The Department of Health and Human Services recently became the first agency to release an information technology strategic plan since the enactment of the Federal Information Technology Acquisition Reform Act (FITARA).

The plan assesses where the department stands with its use and management of IT and outlines how it will improve by 2020. HHS spends more than $11 billion annually on IT, so insight on the strategic vision is critical.

The five main strategic goals for the department across these next four years are:

  • IT workforce
  • Cybersecurity and privacy
  • Shared services
  • Interoperability and usability
  • IT management

The first goal, IT workforce, focuses on acquiring, deploying, and sustaining an IT workforce. HHS will work on effectively forecasting IT hiring needs; streamlining the hiring and onboarding process; branding HHS as an IT employer of choice; retaining the workforce; and expanding IT education for non-IT employees. One example of how they plan to work toward this goal is the IT Cybersecurity Workforce Development Program Pilot. Through this pilot, HHS is using the National Institute of Standards and Technology framework to identify cybersecurity competencies and develop the workforce to meet these competencies.

The second goal, cybersecurity and privacy, focuses on protecting critical systems and data. HHS will work on improving the security and privacy standards of data and IT systems; rapidly responding to emerging threats and vulnerabilities; and prioritizing investments through categorizing risks.

The third goal, shared services, focuses on accomplishing missions by sharing business systems. HHS will work on better communicating shared services available; balancing service cost and quality; and promoting strategic procurement options. One example of this in action is the NIH Information Technology Acquisition and Assessment Center (NITAAC), which awards three Government-Wide Acquisitions Contracts (GWACs) for IT for all of HHS.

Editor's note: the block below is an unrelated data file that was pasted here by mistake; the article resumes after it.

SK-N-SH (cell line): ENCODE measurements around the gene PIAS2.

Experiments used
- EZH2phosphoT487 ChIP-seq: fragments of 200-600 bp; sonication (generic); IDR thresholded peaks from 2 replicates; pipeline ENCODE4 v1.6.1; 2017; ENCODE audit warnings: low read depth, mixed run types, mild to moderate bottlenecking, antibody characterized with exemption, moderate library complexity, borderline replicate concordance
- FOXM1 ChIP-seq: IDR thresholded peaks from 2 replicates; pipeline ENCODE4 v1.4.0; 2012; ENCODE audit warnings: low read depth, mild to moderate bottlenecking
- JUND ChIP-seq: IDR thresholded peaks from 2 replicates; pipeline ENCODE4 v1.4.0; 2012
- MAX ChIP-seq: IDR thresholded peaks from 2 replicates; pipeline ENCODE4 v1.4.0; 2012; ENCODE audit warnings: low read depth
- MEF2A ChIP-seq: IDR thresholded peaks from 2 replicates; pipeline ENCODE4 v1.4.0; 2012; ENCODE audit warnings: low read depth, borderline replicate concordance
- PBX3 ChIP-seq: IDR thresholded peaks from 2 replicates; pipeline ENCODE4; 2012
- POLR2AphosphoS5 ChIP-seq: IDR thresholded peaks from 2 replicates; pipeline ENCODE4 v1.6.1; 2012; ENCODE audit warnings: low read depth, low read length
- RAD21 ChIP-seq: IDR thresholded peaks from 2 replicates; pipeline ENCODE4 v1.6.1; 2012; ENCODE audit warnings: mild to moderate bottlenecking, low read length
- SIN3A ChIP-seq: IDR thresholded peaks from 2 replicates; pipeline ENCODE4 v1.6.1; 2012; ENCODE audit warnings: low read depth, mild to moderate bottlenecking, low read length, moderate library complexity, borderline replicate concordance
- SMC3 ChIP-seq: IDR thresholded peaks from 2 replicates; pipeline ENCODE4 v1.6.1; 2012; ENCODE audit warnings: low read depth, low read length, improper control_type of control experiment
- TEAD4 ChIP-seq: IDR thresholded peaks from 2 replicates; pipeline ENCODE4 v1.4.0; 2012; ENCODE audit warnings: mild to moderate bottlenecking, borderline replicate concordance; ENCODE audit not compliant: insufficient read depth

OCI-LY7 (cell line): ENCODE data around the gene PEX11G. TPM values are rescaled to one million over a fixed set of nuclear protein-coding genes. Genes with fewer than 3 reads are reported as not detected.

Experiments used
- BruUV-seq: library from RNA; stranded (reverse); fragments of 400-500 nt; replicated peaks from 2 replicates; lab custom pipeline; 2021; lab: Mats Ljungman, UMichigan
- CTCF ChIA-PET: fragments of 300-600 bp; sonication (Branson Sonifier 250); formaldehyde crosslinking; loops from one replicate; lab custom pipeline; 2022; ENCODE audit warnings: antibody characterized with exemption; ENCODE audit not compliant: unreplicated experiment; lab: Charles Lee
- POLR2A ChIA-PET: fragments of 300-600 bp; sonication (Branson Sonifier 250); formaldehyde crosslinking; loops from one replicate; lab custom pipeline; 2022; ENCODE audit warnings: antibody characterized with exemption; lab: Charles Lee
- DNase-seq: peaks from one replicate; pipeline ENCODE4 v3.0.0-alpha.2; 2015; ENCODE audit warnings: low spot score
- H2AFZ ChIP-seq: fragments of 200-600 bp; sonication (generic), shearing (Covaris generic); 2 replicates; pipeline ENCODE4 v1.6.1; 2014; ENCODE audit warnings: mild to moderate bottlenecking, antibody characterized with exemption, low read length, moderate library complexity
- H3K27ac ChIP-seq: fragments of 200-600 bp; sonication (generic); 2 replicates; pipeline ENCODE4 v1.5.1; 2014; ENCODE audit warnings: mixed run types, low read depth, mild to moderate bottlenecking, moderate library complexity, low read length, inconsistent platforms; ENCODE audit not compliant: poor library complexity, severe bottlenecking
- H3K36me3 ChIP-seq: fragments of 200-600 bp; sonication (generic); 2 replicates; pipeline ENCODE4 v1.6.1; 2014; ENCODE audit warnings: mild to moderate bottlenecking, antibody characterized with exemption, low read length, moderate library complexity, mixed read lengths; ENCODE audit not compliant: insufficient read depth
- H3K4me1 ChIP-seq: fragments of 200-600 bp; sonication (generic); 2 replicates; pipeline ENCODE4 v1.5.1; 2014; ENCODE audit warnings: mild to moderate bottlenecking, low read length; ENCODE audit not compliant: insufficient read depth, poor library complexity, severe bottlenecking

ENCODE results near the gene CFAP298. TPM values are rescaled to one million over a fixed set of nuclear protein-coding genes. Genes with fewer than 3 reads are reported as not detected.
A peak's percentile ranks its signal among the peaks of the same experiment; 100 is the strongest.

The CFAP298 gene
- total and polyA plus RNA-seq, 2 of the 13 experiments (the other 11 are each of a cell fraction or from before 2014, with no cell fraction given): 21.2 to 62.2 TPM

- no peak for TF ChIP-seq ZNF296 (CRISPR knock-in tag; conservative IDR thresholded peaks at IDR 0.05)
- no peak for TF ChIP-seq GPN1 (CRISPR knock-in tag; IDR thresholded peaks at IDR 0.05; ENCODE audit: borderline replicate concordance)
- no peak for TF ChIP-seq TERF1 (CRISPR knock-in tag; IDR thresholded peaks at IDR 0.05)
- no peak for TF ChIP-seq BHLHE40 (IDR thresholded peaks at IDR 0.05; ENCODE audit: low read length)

The fourth goal, interoperability and usability, focuses on promoting data sharing and integration. HHS will work on improving data management across HHS via a department-level dashboard; improving cost-effective data exchange; and expanding user engagement with IT resources.

The fifth and final goal, IT management, focuses on refining IT management to improve IT investments and acquisitions. HHS will work on updating processes to reflect new government policy; improve project management to refine IT delivery; and streamline IT reporting processes. One example is, post FITARA, HHS is reinforcing CIO authority at the department and operating division levels, acknowledging that acquisition decisions are made at many levels within the agency.

HHS will work on these five goals across a number of stages. The first stage, “strategize,” is completed with the publishing of the IT strategic plan. The next stage, “formulate,” will involve tactical planning and identifying the groups working on each goal. The final stage, “execute,” will see each group taking the tactical plan and putting it into action–seeing results against all goals by 2020.

The plan was released weeks before President Donald Trump, today, released his first proposed budget. In this budget, he cuts HHS funding by 18 percent, from $84.1 billion to $69 billion. More than 33 percent of the cuts would affect the National Institutes of Health, and excludes funding for Medicare and Medicaid benefits.

“The budget includes a major reorganization of NIH’s institutes and centers to help focus resources on the highest priority research and training activities,” according to a document prepared by the Office of Management and Budget.

It is yet to be seen how these budget cuts will affect the HHS strategic plan and any prioritizing of goals moving forward.

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